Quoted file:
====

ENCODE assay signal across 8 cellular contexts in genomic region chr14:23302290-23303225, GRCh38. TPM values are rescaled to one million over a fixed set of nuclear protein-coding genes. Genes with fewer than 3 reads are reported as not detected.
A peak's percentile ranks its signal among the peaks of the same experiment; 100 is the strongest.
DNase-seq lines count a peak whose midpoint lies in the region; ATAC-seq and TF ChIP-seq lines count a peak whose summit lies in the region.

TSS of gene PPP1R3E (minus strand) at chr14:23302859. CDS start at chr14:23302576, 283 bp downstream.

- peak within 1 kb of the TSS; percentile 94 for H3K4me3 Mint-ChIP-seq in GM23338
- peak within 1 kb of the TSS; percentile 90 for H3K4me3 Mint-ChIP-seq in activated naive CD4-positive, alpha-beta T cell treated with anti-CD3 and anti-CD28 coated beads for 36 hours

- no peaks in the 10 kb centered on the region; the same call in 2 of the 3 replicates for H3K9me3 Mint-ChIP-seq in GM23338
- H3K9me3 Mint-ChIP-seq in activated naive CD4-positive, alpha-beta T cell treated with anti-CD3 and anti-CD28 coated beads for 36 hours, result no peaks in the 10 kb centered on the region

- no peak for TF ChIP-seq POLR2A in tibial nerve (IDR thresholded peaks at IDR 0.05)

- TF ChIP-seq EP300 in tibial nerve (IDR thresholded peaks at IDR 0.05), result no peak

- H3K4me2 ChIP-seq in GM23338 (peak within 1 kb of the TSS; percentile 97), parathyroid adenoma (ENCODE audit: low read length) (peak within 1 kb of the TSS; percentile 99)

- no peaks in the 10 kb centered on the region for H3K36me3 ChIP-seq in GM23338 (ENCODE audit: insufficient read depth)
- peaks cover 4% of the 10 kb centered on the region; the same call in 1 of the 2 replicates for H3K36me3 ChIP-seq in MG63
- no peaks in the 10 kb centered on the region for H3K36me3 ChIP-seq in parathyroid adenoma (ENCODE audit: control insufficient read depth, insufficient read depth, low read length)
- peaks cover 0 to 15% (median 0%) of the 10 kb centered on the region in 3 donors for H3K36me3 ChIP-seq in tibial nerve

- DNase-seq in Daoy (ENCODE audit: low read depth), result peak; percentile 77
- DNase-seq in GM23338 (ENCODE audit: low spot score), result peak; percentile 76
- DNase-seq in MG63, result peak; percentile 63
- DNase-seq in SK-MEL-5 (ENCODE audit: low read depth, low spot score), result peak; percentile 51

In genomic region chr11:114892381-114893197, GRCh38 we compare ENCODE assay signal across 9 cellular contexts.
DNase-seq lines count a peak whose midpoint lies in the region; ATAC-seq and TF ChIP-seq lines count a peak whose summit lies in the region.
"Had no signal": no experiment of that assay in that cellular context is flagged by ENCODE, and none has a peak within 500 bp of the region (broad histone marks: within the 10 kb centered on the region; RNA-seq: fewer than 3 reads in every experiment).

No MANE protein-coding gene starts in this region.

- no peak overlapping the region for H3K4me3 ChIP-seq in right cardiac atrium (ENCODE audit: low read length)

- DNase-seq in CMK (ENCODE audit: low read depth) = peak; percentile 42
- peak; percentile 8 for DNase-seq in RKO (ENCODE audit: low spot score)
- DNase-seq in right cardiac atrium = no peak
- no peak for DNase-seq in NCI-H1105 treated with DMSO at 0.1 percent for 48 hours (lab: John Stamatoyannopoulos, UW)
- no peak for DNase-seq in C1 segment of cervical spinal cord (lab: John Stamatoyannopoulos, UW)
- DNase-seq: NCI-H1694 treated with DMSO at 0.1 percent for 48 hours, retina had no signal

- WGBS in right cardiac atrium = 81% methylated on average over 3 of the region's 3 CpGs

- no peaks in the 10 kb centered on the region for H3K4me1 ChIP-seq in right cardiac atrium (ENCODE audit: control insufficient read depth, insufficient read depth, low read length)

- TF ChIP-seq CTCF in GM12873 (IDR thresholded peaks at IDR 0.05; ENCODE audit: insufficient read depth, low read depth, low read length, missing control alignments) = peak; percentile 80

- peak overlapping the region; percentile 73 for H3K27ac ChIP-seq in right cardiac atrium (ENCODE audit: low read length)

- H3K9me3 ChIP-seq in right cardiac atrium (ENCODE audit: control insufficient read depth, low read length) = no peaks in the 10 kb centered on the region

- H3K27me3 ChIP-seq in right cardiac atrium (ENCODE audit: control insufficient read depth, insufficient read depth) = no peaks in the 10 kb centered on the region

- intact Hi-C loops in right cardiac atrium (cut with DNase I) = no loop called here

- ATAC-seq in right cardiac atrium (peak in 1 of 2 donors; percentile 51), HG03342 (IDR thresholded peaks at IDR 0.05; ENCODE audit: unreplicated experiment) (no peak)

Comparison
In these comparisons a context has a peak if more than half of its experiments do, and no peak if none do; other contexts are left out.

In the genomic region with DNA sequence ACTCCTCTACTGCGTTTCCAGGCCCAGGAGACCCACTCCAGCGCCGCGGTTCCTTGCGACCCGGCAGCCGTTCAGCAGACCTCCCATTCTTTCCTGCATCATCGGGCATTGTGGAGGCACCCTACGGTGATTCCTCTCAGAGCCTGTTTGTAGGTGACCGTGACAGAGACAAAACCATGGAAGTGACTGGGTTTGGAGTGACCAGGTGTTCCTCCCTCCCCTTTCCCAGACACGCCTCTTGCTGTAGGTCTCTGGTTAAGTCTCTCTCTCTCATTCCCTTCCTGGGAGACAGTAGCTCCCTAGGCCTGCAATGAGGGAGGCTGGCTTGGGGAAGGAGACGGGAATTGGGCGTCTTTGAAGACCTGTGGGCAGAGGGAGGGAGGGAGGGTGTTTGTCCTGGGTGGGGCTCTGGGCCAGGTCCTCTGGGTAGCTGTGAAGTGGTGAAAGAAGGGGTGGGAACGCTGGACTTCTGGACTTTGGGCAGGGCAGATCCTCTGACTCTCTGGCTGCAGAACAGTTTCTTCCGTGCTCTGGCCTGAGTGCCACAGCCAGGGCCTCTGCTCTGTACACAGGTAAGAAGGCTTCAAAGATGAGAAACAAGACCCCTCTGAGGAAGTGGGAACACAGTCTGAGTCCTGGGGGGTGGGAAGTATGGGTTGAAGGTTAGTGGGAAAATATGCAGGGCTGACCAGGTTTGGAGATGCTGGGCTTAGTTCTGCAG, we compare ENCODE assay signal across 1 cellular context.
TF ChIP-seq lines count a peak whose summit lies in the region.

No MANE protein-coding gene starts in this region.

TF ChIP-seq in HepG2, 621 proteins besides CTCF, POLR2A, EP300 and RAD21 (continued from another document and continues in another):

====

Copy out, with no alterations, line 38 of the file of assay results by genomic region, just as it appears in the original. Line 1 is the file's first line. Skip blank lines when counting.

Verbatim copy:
- ATAC-seq in right cardiac atrium (peak in 1 of 2 donors; percentile 51), HG03342 (IDR thresholded peaks at IDR 0.05; ENCODE audit: unreplicated experiment) (no peak)